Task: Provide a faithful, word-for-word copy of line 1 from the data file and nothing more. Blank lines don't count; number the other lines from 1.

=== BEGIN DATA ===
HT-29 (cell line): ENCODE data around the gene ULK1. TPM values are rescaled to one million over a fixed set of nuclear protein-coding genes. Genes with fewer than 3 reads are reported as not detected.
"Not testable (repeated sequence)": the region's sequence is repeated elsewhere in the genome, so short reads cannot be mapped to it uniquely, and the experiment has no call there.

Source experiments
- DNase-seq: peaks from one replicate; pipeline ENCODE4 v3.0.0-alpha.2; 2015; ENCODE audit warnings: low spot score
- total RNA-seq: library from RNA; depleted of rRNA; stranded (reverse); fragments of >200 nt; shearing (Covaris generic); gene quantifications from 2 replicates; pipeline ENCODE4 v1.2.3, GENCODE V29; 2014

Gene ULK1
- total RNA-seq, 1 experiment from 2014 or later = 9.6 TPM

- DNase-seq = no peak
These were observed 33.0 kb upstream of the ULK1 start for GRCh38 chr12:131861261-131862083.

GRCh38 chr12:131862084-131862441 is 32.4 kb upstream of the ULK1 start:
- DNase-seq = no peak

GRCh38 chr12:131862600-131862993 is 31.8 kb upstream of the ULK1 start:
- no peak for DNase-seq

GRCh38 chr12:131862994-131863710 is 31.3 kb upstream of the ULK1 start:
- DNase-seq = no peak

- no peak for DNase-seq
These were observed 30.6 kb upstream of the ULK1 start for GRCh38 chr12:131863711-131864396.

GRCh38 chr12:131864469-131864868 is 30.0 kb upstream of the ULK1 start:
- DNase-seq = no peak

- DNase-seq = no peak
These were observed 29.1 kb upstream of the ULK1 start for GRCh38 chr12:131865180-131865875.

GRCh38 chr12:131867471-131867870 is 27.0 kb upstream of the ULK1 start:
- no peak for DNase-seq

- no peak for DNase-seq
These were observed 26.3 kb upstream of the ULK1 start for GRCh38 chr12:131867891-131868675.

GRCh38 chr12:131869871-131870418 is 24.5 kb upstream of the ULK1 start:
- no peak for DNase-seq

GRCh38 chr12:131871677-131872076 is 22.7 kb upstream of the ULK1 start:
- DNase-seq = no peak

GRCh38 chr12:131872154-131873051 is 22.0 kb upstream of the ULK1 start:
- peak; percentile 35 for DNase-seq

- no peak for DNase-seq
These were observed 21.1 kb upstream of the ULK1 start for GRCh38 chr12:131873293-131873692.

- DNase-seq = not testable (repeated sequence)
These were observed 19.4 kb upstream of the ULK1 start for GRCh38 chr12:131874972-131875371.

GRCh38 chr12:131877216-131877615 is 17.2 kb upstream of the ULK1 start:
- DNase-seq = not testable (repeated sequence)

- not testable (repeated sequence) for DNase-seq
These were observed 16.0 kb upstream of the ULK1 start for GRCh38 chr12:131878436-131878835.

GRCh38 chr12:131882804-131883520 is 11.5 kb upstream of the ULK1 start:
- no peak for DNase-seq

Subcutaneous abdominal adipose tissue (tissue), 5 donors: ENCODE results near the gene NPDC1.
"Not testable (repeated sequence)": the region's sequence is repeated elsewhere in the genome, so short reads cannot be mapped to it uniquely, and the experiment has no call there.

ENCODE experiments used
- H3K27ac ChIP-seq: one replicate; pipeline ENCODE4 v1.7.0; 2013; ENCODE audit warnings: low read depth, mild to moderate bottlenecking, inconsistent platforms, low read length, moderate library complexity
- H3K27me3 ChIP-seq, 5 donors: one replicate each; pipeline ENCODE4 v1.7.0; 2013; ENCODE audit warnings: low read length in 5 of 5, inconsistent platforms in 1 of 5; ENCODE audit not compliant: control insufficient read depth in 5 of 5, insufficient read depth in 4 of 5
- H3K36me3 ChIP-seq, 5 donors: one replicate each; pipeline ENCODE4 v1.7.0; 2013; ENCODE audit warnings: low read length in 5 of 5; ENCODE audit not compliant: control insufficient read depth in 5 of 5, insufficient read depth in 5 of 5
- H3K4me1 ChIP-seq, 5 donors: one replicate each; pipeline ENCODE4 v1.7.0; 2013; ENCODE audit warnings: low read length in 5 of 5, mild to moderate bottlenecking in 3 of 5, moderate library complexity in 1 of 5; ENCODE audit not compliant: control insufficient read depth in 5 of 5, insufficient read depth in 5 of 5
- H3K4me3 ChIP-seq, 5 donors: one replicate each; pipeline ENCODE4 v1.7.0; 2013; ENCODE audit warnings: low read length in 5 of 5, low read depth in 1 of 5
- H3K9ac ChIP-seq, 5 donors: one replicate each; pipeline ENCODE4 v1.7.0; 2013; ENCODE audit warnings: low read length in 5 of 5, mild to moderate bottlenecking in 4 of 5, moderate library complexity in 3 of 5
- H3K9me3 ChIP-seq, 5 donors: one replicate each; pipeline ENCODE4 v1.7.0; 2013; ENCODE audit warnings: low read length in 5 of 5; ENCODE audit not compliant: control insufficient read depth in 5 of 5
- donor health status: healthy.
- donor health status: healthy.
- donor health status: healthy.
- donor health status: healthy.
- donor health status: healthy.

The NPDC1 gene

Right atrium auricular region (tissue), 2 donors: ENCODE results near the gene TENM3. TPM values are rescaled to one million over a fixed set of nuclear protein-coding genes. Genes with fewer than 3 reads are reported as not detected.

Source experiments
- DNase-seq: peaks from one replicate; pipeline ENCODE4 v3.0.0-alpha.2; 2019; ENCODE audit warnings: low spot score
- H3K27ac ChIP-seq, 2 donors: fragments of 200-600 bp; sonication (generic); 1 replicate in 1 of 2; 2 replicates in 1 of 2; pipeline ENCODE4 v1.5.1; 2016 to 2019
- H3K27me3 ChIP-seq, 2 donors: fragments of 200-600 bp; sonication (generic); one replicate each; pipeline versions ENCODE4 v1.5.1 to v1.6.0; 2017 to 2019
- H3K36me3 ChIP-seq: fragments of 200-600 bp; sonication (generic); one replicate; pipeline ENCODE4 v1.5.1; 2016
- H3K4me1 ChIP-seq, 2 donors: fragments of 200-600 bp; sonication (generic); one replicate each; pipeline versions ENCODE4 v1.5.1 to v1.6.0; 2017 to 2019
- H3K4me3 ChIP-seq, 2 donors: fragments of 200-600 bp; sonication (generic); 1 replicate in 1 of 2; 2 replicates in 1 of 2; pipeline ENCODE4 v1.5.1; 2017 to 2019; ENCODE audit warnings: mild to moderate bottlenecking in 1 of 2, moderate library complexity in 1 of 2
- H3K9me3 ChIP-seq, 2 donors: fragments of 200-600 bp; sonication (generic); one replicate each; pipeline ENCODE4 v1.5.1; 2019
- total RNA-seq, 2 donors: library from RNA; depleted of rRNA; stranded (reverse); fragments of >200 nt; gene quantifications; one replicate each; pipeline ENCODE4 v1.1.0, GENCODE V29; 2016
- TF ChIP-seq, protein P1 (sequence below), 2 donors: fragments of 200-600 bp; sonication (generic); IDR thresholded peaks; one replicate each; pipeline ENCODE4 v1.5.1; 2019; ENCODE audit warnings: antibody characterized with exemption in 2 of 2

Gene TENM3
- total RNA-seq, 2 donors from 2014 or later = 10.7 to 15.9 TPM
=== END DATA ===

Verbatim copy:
HT-29 (cell line): ENCODE data around the gene ULK1. TPM values are rescaled to one million over a fixed set of nuclear protein-coding genes. Genes with fewer than 3 reads are reported as not detected.